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A Little About Suffering

February 17, 2011 1 comment

There is a verse in the Bible which has been haunting me lately. Well, maybe haunting is not quite the right word. It laid on my mind like a wet blanket on a cold Fall day.

A friend of mine pointed it out, and I’ll bet you haven’t heard it preached very often. It goes like this and can be found in 1 Corinthians 4, “To this present hour we are both hungry and thirsty, and are poorly clothed, and are roughly treated, and are homeless; and we toil, working with our own hands; when we are reviled, we bless; when we are persecuted we endure; when we are slandered, we try to conciliate; we have become as the scum of the world, the dregs of all things, even until now.”

When I left ministry that is how I felt: lower than the lowest. A person whose reputation was destroyed along with his life’s ambitions. I had achieved becoming a zero, a betrayer, a loser, both morally and financially bankrupt. I hated myself and was convinced that others did as well. My wounds were deep wounds.

And there has been great suffering: partly self-inflicted, partly inflicted by others. All of it allowed by God, maybe even orchestrated by God, ordained by him. As many of you know the past year has been a terrible one for me and my family. Leaving ministry was just about the hardest thing I’ve ever done. It brought me to the edge of chaos emotionally, spiritually, financially, and every other way imaginable. It was an experience that I barely survived. It was crucial to be able to process the suffering.

What was it that was happening, and why? Why would God allow this?

I can just hear some of my old church friends thinking, “because God was punishing you.” If you know the situation, you’ll recognize to whom I’m referring. And maybe they’re right. But there is always more to it than that. God is about a redemptive work, about healing and grace.

At a time when I needed help more than ever before, what I faced was a wall constructed by some of the loving people of the church. It hurt so deeply that I could hardly breathe.

And, when I mentioned, and claimed, God’s grace in the context of my life to friends of mine who are pastors their response was almost unanimously, “yes, but don’t forget that God is a holy God.” The implication being that we need to be obedient sons and daughters. This is true, but in that moment of crisis it was hardly helpful. There was precious little hope offered. Instead what I felt was shame, a deep, profound sense that I was a mistake.

Sandra Wilson defined shame like this: “…a soul deep sense that there is something uniquely wrong with me that is not wrong with you or anyone else in the world. Because I am not perfect and problem free, I felt hopelessly, disgustingly different and worth less than other people. I view myself as literally worthless. I isn’t that I make a mistake when I make a mistake; I am a mistake when I make a mistake.” This is shame’s message. It’s harsh and it’s ugly. I felt like that for a long time when I left ministry.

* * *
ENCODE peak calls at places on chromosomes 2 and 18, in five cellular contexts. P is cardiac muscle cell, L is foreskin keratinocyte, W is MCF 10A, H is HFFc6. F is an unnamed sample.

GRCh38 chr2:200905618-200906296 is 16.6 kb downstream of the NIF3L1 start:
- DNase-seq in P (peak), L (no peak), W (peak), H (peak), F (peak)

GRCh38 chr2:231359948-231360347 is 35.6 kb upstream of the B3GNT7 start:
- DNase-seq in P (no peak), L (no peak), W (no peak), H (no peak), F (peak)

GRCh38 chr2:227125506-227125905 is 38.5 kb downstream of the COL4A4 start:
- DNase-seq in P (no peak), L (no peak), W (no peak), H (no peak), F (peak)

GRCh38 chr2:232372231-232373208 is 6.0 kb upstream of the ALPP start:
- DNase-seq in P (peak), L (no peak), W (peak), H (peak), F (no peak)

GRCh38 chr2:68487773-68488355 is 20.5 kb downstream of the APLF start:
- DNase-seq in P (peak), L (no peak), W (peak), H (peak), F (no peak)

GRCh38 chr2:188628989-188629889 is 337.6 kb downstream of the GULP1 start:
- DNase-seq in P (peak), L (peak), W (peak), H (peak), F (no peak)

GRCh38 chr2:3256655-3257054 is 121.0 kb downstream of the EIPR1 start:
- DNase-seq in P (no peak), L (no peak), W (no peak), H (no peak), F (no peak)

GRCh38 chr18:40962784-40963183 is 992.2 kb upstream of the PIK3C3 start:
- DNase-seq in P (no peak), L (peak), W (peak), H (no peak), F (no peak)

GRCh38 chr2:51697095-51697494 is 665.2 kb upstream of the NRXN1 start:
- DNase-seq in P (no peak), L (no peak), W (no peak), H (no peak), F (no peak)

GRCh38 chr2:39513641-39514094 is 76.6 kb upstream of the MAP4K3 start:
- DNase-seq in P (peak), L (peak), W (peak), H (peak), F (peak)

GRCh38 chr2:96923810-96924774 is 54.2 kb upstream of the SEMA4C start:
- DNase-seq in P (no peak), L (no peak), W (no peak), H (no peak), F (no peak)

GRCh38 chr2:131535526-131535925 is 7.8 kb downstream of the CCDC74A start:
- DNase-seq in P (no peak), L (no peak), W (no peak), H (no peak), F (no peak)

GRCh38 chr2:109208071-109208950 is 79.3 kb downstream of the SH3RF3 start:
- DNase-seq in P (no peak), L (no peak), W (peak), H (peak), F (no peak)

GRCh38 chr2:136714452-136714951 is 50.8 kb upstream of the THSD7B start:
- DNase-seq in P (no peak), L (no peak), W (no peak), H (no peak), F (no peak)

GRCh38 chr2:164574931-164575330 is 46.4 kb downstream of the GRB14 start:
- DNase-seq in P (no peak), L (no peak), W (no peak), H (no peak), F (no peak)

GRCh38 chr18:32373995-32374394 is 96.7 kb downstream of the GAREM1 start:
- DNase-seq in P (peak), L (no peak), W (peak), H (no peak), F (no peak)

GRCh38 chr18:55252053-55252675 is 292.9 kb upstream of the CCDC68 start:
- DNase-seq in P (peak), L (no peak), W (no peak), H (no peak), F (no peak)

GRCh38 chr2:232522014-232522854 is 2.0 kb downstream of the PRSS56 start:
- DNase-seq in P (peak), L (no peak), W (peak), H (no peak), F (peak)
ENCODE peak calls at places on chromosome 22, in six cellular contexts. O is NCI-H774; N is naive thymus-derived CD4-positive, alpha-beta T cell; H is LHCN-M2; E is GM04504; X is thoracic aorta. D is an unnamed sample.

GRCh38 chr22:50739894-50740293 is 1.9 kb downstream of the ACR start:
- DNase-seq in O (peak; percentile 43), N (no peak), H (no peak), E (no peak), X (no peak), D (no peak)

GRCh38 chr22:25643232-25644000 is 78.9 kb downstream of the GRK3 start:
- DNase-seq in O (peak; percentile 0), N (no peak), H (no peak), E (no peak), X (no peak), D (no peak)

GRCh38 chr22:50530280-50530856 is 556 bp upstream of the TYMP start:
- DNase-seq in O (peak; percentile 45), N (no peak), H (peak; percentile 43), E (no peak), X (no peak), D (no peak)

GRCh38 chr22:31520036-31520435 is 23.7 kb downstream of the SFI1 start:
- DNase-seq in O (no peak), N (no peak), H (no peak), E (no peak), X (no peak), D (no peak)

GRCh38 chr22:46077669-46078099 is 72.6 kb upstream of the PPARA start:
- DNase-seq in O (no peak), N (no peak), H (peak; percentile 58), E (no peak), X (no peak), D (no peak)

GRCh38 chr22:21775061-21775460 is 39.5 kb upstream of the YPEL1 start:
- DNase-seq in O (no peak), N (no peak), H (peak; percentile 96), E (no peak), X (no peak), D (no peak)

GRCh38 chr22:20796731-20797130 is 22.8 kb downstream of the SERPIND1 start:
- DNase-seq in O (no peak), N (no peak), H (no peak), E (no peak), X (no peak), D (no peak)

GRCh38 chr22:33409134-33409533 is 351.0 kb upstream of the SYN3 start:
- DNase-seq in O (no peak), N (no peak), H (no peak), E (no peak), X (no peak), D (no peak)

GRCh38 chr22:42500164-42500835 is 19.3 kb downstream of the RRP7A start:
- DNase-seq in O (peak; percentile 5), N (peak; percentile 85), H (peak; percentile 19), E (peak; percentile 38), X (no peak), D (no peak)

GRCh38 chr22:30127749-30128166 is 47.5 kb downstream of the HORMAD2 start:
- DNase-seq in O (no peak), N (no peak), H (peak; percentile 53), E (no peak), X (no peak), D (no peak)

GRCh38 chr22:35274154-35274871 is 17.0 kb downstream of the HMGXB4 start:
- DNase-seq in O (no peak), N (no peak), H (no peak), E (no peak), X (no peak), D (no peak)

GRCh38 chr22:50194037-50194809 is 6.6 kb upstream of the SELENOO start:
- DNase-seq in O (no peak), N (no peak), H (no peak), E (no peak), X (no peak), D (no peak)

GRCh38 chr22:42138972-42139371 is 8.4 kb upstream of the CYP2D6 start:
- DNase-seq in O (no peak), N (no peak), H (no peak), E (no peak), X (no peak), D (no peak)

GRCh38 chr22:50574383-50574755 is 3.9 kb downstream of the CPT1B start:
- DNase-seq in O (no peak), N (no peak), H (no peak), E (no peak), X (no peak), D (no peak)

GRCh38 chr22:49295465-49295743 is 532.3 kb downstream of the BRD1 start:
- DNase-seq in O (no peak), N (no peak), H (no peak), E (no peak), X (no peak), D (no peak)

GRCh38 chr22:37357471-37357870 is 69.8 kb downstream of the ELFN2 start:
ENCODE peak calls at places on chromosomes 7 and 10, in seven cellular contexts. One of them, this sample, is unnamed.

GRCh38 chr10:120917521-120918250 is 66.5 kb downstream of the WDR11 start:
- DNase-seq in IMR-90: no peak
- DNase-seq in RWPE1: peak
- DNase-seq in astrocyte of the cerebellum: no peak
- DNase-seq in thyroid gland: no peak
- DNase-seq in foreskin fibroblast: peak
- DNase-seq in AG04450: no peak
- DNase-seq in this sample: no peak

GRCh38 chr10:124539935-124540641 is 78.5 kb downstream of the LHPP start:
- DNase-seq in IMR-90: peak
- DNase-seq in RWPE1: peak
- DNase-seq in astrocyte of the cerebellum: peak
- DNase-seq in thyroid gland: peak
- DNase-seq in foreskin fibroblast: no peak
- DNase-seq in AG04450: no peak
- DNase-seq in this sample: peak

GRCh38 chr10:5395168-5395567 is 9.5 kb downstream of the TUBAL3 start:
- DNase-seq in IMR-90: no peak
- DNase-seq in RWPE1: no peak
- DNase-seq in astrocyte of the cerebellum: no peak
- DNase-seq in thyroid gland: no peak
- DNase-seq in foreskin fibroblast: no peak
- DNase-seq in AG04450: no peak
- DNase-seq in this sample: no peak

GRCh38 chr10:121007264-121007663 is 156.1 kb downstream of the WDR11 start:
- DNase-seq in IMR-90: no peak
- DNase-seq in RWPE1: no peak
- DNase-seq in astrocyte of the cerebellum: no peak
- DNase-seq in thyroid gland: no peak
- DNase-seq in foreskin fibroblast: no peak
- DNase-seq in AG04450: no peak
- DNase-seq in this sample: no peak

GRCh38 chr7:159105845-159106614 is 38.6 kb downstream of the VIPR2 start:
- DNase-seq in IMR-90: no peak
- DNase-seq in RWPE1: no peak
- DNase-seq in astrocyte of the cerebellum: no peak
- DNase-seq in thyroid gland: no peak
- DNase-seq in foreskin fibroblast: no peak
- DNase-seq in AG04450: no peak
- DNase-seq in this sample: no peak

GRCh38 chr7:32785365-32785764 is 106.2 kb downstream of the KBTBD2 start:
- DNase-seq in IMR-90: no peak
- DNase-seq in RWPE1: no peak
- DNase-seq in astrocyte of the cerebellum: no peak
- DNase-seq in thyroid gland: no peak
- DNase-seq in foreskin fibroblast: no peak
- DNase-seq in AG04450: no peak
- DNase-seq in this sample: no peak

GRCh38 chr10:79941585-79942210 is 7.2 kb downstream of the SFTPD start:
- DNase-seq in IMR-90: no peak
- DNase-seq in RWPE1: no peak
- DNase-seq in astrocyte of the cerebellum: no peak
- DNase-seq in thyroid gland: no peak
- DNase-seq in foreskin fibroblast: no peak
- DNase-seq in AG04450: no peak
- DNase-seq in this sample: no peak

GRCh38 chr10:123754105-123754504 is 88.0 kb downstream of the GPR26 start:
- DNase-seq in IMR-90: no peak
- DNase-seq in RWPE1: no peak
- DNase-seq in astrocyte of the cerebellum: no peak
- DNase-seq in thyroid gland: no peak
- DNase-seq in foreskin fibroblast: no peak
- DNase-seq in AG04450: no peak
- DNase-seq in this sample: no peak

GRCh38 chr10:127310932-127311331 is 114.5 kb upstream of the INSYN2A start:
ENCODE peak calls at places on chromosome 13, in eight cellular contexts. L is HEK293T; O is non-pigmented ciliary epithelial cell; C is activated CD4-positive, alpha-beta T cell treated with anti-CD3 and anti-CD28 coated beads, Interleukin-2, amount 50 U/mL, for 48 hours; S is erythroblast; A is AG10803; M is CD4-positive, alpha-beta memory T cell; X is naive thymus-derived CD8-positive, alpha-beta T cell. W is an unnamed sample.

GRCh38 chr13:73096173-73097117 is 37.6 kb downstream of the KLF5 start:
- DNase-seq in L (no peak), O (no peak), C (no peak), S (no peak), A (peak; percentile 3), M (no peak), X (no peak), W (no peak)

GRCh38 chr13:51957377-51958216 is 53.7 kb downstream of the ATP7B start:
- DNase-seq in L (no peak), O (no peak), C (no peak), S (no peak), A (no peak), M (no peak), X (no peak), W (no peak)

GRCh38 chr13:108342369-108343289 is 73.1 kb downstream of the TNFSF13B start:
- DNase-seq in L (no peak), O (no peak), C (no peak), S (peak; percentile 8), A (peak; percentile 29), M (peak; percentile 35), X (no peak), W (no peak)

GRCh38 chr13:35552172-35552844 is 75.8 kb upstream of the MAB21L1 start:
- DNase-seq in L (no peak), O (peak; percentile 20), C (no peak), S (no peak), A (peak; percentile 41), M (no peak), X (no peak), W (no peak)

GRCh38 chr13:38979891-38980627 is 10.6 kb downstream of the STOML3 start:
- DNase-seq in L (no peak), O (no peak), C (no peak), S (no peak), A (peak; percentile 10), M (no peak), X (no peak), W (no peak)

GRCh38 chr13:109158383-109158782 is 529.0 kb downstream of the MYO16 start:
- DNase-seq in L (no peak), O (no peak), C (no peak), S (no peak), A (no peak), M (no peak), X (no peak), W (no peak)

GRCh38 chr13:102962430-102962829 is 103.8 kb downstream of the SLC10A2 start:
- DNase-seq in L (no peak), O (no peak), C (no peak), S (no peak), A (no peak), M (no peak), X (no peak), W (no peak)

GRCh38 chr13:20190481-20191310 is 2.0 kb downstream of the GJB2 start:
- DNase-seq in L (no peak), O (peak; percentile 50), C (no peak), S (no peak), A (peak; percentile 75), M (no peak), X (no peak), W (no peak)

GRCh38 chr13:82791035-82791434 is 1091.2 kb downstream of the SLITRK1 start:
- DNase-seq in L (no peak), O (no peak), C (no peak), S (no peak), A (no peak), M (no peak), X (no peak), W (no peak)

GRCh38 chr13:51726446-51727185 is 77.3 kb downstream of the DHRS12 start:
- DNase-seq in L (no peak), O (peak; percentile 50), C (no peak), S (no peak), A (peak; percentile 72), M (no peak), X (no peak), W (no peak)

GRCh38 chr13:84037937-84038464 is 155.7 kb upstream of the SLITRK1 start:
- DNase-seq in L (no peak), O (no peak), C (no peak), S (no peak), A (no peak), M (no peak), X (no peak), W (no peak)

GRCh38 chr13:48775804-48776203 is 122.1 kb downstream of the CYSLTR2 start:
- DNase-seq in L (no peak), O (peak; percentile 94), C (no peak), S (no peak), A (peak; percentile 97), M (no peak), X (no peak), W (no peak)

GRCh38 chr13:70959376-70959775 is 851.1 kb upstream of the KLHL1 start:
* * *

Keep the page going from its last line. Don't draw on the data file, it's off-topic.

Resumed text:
You know what? The battle takes place deep within us in a hidden darkness. It is a heart battle. It’s something that has the potential to kill emotionally, relationally, mentally, spiritually, and even physically.

But here’s the message of this blog.

There is another verse in the Bible that goes like this, “After you have suffered for a little while, the God of all grace, who called you to his eternal glory in Christ, will himself perfect, confirm, strengthen, and establish you.” For those people who read this blog but don’t read the Bible, you can find that in 1 Peter chapter five.

This suffering did have a purpose, and maybe punishment was a part of it. I believe, however, that there is no punishment left. I believe that because Jesus took all of the punishment I deserve. Instead, what I think is that the process of suffering allows us to be perfected. In the process of suffering the dross in our hearts and lives is scooped off and we become more pure. It requires a furnace to remove the ore from the gold. That’s what suffering does, it perfects us.

So, here is what I believe God is doing, and it is a promise of his that I claim for myself. I believe that he is perfecting me. Notice that I do not consider myself perfected. I believe also that he is confirming me as his. I am a member of his family and of his kingdom. This is not something that any human can take away. I am not going to “rot in hell” as some have said. Furthermore, this is a strengthening transition. I’m not strong yet, but I am getting there physically, emotionally, and spiritually.

God is in the process of re-establishing me where he wants me. The truth of the matter is that he did not remove me from ministry. His call on my life is irrevocable. And he has been giving me some very powerful messages about what it is that he wants me to do. I will write more about that in another post. For the moment it’s enough to say that in the midst of this very dark night God has turned on a very bright light.

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